Ancient Monuments

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Churchyard cross in the cemetery at St Teath, 60m north west of the church

A Scheduled Monument in St. Teath, Cornwall

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Latitude: 50.5933 / 50°35'35"N

Longitude: -4.7371 / 4°44'13"W

OS Eastings: 206371.910019

OS Northings: 80638.577447

OS Grid: SX063806

Mapcode National: GBR N2.CT7K

Mapcode Global: FRA 07ZH.LB2

Entry Name: Churchyard cross in the cemetery at St Teath, 60m north west of the church

Scheduled Date: 24 September 1997

Source: Historic England

Source ID: 1016155

English Heritage Legacy ID: 30405

County: Cornwall

Civil Parish: St. Teath

Built-Up Area: St Teath

Traditional County: Cornwall

Lieutenancy Area (Ceremonial County): Cornwall

Church of England Parish: St Teath

Church of England Diocese: Truro


The monument includes a medieval churchyard cross situated in the cemetery to
the north west of St Teath church on the coast of north Cornwall.
The churchyard cross, which is listed Grade II, is visible as an upright
granite shaft with a round or `wheel' head, mounted on a rectangular granite
base. The monument measures 3.96m in overall height. The head measures 0.58m
wide, and is fully pierced by four holes creating an equal limbed cross with
widely splayed arms linked by an outer ring. The principal faces are
orientated north-south. Both these faces were originally decorated but the
decoration on the south face is very worn. There are traces of decoration on
the north face.
This cross is believed to be the original churchyard cross of St Teath and has
been the subject of reuse, restoration and re-erection in the 19th century.
The headstones to the south west and north east of the cross fall within its
protective margin and are excluded from the scheduling, although the ground
beneath is included.

The site of the monument is shown on the attached map extract.
It includes a 2 metre boundary around the archaeological features,
considered to be essential for the monument's support and preservation.

Source: Historic England

Reasons for Scheduling

A standing cross is a free standing upright structure, usually of stone,
mostly erected during the medieval period (mid 10th to mid 16th centuries AD).
Standing crosses served a variety of functions. In churchyards they served as
stations for outdoor processions, particularly in the observance of Palm
Sunday. Elsewhere, standing crosses were used within settlements as places for
preaching, public proclamation and penance, as well as defining rights of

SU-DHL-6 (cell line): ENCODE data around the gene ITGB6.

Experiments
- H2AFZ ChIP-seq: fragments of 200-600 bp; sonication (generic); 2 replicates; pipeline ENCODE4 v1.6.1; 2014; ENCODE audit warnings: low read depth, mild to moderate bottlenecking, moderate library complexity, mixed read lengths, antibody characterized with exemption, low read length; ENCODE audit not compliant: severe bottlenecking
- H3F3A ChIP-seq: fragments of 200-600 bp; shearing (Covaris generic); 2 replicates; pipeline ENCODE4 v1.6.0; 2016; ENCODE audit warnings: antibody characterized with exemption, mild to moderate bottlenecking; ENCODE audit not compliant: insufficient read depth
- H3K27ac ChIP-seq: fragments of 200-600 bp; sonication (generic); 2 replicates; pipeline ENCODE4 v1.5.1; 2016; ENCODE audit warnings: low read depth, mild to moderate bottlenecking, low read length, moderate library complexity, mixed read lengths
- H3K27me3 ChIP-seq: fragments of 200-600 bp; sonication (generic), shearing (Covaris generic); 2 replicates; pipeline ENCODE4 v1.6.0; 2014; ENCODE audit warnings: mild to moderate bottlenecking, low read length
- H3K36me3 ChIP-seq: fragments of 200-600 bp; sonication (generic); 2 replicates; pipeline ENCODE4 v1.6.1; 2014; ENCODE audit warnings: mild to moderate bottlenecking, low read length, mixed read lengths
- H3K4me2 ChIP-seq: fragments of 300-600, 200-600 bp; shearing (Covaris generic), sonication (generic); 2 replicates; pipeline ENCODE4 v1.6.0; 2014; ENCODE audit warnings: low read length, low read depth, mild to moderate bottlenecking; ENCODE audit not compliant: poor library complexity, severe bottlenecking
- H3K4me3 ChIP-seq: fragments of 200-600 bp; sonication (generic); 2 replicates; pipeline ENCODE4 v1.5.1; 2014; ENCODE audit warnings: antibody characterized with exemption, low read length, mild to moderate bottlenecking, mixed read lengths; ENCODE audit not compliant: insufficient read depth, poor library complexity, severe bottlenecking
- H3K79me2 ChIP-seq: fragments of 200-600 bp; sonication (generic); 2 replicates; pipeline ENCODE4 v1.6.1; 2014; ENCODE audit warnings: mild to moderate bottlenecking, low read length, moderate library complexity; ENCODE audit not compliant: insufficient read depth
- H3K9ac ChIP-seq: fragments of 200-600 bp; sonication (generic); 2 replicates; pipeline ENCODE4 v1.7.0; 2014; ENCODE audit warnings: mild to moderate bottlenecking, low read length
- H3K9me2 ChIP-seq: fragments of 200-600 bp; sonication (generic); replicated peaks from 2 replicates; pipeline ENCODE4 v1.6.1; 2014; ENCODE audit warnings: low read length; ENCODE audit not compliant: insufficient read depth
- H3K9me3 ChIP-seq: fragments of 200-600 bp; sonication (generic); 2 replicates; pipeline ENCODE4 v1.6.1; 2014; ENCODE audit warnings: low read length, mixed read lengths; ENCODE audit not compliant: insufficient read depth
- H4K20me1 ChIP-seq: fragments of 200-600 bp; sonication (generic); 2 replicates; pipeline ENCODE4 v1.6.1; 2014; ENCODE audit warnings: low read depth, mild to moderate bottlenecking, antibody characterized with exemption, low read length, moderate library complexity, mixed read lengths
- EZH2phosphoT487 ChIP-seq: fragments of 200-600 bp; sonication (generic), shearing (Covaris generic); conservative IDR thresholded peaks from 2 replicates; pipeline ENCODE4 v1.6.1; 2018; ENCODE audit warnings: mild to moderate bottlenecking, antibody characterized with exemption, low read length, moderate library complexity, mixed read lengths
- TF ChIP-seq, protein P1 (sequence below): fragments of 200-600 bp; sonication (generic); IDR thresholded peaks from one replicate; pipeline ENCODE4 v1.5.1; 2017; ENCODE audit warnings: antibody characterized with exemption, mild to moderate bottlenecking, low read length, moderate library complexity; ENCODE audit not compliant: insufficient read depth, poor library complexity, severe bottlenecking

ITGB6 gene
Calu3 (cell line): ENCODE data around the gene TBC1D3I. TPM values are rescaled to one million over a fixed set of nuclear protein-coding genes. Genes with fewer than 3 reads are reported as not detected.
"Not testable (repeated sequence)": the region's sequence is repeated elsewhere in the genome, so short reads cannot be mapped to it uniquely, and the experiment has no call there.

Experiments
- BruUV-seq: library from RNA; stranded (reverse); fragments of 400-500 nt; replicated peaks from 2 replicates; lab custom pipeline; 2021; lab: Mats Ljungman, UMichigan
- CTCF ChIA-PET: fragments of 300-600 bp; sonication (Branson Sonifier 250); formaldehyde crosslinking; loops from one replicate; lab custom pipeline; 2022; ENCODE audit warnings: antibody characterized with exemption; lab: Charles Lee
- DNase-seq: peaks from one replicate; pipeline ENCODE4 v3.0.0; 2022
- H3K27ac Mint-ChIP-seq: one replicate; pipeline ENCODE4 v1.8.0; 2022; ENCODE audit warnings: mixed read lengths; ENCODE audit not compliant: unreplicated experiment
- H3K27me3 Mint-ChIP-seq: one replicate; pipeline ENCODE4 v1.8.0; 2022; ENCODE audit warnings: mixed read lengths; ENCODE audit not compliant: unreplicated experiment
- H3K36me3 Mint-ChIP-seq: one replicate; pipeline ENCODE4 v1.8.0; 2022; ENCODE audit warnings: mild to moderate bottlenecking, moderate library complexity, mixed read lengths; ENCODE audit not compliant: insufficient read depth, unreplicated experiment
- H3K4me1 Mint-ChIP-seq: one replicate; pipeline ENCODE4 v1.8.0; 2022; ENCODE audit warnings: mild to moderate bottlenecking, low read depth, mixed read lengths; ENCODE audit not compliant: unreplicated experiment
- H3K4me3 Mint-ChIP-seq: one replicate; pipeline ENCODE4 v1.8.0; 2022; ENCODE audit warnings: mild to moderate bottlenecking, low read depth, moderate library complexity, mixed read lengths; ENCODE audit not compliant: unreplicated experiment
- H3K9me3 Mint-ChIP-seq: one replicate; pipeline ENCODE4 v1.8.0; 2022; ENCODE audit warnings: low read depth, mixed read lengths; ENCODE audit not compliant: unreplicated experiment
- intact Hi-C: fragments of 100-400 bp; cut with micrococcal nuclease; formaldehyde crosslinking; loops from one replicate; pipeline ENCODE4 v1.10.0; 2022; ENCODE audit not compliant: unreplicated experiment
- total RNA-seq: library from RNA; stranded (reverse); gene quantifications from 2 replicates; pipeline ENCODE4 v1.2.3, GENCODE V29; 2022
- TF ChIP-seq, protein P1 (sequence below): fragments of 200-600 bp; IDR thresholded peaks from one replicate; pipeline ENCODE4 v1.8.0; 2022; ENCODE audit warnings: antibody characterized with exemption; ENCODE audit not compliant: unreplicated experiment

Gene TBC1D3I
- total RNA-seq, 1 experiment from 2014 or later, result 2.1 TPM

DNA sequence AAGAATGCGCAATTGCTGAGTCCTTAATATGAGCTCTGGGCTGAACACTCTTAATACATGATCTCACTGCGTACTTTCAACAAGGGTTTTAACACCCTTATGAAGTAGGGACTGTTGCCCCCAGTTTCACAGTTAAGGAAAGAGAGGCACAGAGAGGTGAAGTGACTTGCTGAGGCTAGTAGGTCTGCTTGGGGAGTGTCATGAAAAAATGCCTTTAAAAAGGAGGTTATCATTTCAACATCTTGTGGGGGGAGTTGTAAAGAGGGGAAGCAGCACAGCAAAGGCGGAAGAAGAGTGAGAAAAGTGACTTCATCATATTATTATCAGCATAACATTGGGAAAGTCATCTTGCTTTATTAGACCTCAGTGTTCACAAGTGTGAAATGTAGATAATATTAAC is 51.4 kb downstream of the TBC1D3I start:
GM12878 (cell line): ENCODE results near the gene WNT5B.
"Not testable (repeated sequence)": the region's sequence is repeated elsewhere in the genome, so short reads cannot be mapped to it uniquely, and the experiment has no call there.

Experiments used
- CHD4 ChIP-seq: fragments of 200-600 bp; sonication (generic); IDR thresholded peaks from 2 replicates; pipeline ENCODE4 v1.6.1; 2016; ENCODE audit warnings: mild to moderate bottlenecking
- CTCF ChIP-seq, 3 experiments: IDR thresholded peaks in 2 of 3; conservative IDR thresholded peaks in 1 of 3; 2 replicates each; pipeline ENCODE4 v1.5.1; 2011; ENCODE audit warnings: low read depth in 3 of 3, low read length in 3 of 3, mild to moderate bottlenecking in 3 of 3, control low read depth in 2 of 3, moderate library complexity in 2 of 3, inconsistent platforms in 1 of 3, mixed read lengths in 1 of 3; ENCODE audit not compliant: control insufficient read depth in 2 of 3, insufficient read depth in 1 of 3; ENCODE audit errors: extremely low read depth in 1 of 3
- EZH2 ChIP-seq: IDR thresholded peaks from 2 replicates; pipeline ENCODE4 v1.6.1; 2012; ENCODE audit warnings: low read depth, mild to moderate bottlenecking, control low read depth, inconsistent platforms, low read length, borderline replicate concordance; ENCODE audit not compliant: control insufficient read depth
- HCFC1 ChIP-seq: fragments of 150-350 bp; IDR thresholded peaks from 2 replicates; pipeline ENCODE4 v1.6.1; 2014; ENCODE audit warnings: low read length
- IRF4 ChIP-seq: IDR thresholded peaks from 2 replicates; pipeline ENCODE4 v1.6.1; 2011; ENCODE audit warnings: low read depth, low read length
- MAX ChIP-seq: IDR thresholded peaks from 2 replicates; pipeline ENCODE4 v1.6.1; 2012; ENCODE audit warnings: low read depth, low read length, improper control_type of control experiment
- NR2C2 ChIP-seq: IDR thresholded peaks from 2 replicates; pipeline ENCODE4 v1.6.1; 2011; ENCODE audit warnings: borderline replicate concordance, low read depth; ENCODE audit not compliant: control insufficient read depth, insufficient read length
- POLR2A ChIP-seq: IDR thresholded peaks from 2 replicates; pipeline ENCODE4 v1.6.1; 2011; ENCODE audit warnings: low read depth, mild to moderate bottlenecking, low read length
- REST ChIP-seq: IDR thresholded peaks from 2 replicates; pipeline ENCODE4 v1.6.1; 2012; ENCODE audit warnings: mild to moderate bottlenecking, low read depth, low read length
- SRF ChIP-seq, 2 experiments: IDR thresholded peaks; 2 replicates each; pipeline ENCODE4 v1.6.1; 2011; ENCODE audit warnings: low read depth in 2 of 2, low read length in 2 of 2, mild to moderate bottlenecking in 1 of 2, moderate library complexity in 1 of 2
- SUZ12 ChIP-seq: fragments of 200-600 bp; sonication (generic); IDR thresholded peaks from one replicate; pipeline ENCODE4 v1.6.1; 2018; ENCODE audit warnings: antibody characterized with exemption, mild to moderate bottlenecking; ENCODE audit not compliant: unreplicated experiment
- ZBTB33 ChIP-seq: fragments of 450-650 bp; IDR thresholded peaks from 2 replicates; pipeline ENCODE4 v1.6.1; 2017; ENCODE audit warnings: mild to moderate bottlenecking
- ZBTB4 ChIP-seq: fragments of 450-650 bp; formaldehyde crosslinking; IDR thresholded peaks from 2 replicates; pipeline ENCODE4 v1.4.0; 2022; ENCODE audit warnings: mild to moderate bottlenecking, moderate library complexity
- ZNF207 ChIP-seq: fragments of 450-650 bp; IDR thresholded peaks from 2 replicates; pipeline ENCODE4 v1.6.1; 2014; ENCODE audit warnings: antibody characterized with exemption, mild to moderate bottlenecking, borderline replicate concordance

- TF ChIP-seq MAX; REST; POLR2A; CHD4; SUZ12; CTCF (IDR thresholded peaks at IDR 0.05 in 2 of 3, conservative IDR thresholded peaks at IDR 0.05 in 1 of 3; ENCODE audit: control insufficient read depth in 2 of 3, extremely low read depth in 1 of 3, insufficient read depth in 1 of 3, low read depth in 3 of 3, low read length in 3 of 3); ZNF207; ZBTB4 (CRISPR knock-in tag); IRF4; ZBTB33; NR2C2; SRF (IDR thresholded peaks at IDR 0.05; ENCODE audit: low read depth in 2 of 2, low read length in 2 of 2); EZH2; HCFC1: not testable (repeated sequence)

sanctuary. Standing crosses were also employed to mark boundaries between
parishes, property, or settlements. A few crosses were erected to commemorate
battles. Some crosses were linked to particular saints, whose support and
protection their presence would have helped to invoke. Crosses in market
places may have helped to validate transactions. After the Reformation, some
crosses continued in use as foci for municipal or borough ceremonies, for
example as places for official proclamations and announcements; some were the
scenes of games or recreational activity.
Standing crosses were distributed throughout England and are thought to have
numbered in excess of 12,000. However, their survival since the Reformation
has been variable, being much affected by local conditions, attitudes and
religious sentiment. In particular, many cross-heads were destroyed by
iconoclasts during the 16th and 17th centuries. Less than 2,000 medieval
standing crosses, with or without cross-heads, are now thought to exist. The
oldest and most basic form of standing cross is the monolith, a stone shaft
often set directly in the ground without a base. The most common form is the
stepped cross, in which the shaft is set in a socket stone and raised upon a
flight of steps; this type of cross remained current from the 11th to 12th
centuries until after the Reformation. Where the cross-head survives it may
take a variety of forms, from a lantern-like structure to a crucifix; the more
elaborate examples date from the 15th century. Much less common than stepped
crosses are spire-shaped crosses, often composed of three or four receding
stages with elaborate architectural decoration and/or sculptured figures; the
most famous of these include the Eleanor crosses, erected by Edward I at the
stopping places of the funeral cortege of his wife, who died in 1290. Also
uncommon are the preaching crosses which were built in public places from the
13th century, typically in the cemeteries of religious communities and
cathedrals, market places and wide thoroughfares; they include a stepped base,
buttresses supporting a vaulted canopy, in turn carrying either a shaft and
head or a pinnacled spire. Standing crosses contribute significantly to our
understanding of medieval customs, both secular and religious, and to our
knowledge of medieval parishes and settlement patterns. All crosses which
survive as standing monuments, especially those which stand in or near their
original location, are considered worthy of protection.

This churchyard cross survives in fair condition and is a good example of a
four holed `wheel' headed cross. It is the third tallest cross in Cornwall,
and still retains traces of its original elaborate decoration. Restoration and
re-erection of the cross in the 19th century show well the changing attitudes
to religion since the Reformation and their impact on the local landscape.

Source: Historic England


Books and journals
Langdon, A G, Stone Crosses of North Cornwall, (1992)
Langdon, A G, Attwell, D, St Teath Restoration Project, (1995)
Langdon, A G, Old Cornish Crosses, (1896)
Langdon, A G, An Addendum to A G Langdon's Old Cornish Crosses, (1996)
Consulted July 1996, Cornwall SMR entry for PRN No.17860,
Title: 1:25000 Ordnance Survey Map; SX 08/18: Pathfinder Series 1325
Source Date: 1986

Source: Historic England

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